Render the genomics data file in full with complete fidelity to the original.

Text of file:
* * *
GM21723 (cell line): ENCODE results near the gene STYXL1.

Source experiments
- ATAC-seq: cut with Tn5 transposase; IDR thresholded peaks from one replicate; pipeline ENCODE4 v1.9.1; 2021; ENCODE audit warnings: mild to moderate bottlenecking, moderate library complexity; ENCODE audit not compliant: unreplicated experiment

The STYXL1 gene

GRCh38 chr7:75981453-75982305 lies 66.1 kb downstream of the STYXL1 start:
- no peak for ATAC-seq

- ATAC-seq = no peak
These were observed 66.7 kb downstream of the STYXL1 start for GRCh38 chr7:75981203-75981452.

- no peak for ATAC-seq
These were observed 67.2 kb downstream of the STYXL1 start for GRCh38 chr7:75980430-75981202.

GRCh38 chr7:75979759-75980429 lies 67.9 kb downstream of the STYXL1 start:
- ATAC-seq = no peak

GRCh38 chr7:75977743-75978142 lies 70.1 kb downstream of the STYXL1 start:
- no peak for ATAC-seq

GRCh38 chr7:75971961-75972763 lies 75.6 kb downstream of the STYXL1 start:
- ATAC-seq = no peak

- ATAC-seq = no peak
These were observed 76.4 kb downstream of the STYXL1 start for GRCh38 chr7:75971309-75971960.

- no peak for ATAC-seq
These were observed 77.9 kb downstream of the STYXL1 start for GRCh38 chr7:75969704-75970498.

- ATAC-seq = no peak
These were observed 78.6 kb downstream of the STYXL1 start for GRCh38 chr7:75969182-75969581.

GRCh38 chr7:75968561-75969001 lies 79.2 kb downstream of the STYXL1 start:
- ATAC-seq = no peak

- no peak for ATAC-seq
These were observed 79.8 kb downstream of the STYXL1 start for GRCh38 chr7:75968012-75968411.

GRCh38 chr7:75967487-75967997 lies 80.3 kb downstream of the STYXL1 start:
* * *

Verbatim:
GM21723 (cell line): ENCODE results near the gene STYXL1.

Source experiments
- ATAC-seq: cut with Tn5 transposase; IDR thresholded peaks from one replicate; pipeline ENCODE4 v1.9.1; 2021; ENCODE audit warnings: mild to moderate bottlenecking, moderate library complexity; ENCODE audit not compliant: unreplicated experiment

The STYXL1 gene

GRCh38 chr7:75981453-75982305 lies 66.1 kb downstream of the STYXL1 start:
- no peak for ATAC-seq

- ATAC-seq = no peak
These were observed 66.7 kb downstream of the STYXL1 start for GRCh38 chr7:75981203-75981452.

- no peak for ATAC-seq
These were observed 67.2 kb downstream of the STYXL1 start for GRCh38 chr7:75980430-75981202.

GRCh38 chr7:75979759-75980429 lies 67.9 kb downstream of the STYXL1 start:
- ATAC-seq = no peak

GRCh38 chr7:75977743-75978142 lies 70.1 kb downstream of the STYXL1 start:
- no peak for ATAC-seq

GRCh38 chr7:75971961-75972763 lies 75.6 kb downstream of the STYXL1 start:
- ATAC-seq = no peak

- ATAC-seq = no peak
These were observed 76.4 kb downstream of the STYXL1 start for GRCh38 chr7:75971309-75971960.

- no peak for ATAC-seq
These were observed 77.9 kb downstream of the STYXL1 start for GRCh38 chr7:75969704-75970498.

- ATAC-seq = no peak
These were observed 78.6 kb downstream of the STYXL1 start for GRCh38 chr7:75969182-75969581.

GRCh38 chr7:75968561-75969001 lies 79.2 kb downstream of the STYXL1 start:
- ATAC-seq = no peak

- no peak for ATAC-seq
These were observed 79.8 kb downstream of the STYXL1 start for GRCh38 chr7:75968012-75968411.

GRCh38 chr7:75967487-75967997 lies 80.3 kb downstream of the STYXL1 start: